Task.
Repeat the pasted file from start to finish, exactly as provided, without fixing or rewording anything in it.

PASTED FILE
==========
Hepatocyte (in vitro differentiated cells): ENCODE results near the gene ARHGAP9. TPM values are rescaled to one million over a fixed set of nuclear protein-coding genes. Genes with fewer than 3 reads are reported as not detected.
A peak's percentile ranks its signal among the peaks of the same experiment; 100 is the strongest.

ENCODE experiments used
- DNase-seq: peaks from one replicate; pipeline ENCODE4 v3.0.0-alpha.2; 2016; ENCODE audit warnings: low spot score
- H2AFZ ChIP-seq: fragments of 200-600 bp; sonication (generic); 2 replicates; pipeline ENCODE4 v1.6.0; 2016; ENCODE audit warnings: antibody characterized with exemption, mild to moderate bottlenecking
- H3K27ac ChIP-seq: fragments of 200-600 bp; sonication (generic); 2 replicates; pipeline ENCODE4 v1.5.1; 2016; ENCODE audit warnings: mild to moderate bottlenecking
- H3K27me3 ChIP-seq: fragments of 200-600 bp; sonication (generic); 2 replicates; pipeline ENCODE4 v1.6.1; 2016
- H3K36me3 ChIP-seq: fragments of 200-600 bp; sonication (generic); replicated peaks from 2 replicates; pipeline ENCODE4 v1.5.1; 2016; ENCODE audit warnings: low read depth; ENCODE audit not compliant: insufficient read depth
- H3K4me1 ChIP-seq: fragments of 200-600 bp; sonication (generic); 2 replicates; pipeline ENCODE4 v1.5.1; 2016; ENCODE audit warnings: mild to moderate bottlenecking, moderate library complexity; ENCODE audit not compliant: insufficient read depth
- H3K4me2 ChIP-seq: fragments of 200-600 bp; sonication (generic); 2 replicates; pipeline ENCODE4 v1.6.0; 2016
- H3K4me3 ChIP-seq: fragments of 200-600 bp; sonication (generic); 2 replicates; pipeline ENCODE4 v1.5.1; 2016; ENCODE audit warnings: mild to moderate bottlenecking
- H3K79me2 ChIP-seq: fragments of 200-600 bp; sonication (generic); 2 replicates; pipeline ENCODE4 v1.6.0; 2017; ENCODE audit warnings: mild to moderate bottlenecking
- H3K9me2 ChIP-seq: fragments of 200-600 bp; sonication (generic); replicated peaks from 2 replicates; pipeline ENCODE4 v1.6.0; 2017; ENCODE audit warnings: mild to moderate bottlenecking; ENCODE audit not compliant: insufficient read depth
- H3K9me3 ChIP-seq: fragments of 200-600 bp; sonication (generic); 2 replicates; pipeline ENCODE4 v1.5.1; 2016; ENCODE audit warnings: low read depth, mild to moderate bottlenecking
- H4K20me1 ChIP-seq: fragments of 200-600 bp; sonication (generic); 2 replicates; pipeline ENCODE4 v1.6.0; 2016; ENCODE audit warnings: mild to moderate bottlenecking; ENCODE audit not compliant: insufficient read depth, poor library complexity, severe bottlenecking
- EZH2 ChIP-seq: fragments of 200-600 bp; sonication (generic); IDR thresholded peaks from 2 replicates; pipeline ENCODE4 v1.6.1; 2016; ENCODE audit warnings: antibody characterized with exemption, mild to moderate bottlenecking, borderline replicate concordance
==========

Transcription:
Hepatocyte (in vitro differentiated cells): ENCODE results near the gene ARHGAP9. TPM values are rescaled to one million over a fixed set of nuclear protein-coding genes. Genes with fewer than 3 reads are reported as not detected.
A peak's percentile ranks its signal among the peaks of the same experiment; 100 is the strongest.

ENCODE experiments used
- DNase-seq: peaks from one replicate; pipeline ENCODE4 v3.0.0-alpha.2; 2016; ENCODE audit warnings: low spot score
- H2AFZ ChIP-seq: fragments of 200-600 bp; sonication (generic); 2 replicates; pipeline ENCODE4 v1.6.0; 2016; ENCODE audit warnings: antibody characterized with exemption, mild to moderate bottlenecking
- H3K27ac ChIP-seq: fragments of 200-600 bp; sonication (generic); 2 replicates; pipeline ENCODE4 v1.5.1; 2016; ENCODE audit warnings: mild to moderate bottlenecking
- H3K27me3 ChIP-seq: fragments of 200-600 bp; sonication (generic); 2 replicates; pipeline ENCODE4 v1.6.1; 2016
- H3K36me3 ChIP-seq: fragments of 200-600 bp; sonication (generic); replicated peaks from 2 replicates; pipeline ENCODE4 v1.5.1; 2016; ENCODE audit warnings: low read depth; ENCODE audit not compliant: insufficient read depth
- H3K4me1 ChIP-seq: fragments of 200-600 bp; sonication (generic); 2 replicates; pipeline ENCODE4 v1.5.1; 2016; ENCODE audit warnings: mild to moderate bottlenecking, moderate library complexity; ENCODE audit not compliant: insufficient read depth
- H3K4me2 ChIP-seq: fragments of 200-600 bp; sonication (generic); 2 replicates; pipeline ENCODE4 v1.6.0; 2016
- H3K4me3 ChIP-seq: fragments of 200-600 bp; sonication (generic); 2 replicates; pipeline ENCODE4 v1.5.1; 2016; ENCODE audit warnings: mild to moderate bottlenecking
- H3K79me2 ChIP-seq: fragments of 200-600 bp; sonication (generic); 2 replicates; pipeline ENCODE4 v1.6.0; 2017; ENCODE audit warnings: mild to moderate bottlenecking
- H3K9me2 ChIP-seq: fragments of 200-600 bp; sonication (generic); replicated peaks from 2 replicates; pipeline ENCODE4 v1.6.0; 2017; ENCODE audit warnings: mild to moderate bottlenecking; ENCODE audit not compliant: insufficient read depth
- H3K9me3 ChIP-seq: fragments of 200-600 bp; sonication (generic); 2 replicates; pipeline ENCODE4 v1.5.1; 2016; ENCODE audit warnings: low read depth, mild to moderate bottlenecking
- H4K20me1 ChIP-seq: fragments of 200-600 bp; sonication (generic); 2 replicates; pipeline ENCODE4 v1.6.0; 2016; ENCODE audit warnings: mild to moderate bottlenecking; ENCODE audit not compliant: insufficient read depth, poor library complexity, severe bottlenecking
- EZH2 ChIP-seq: fragments of 200-600 bp; sonication (generic); IDR thresholded peaks from 2 replicates; pipeline ENCODE4 v1.6.1; 2016; ENCODE audit warnings: antibody characterized with exemption, mild to moderate bottlenecking, borderline replicate concordance